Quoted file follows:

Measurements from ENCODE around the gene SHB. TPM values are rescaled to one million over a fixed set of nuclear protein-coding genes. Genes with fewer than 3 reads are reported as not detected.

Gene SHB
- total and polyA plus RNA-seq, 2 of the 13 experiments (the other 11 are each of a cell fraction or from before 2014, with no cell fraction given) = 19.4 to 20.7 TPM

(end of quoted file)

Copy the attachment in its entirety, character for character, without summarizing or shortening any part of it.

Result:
Measurements from ENCODE around the gene SHB. TPM values are rescaled to one million over a fixed set of nuclear protein-coding genes. Genes with fewer than 3 reads are reported as not detected.

Gene SHB
- total and polyA plus RNA-seq, 2 of the 13 experiments (the other 11 are each of a cell fraction or from before 2014, with no cell fraction given) = 19.4 to 20.7 TPM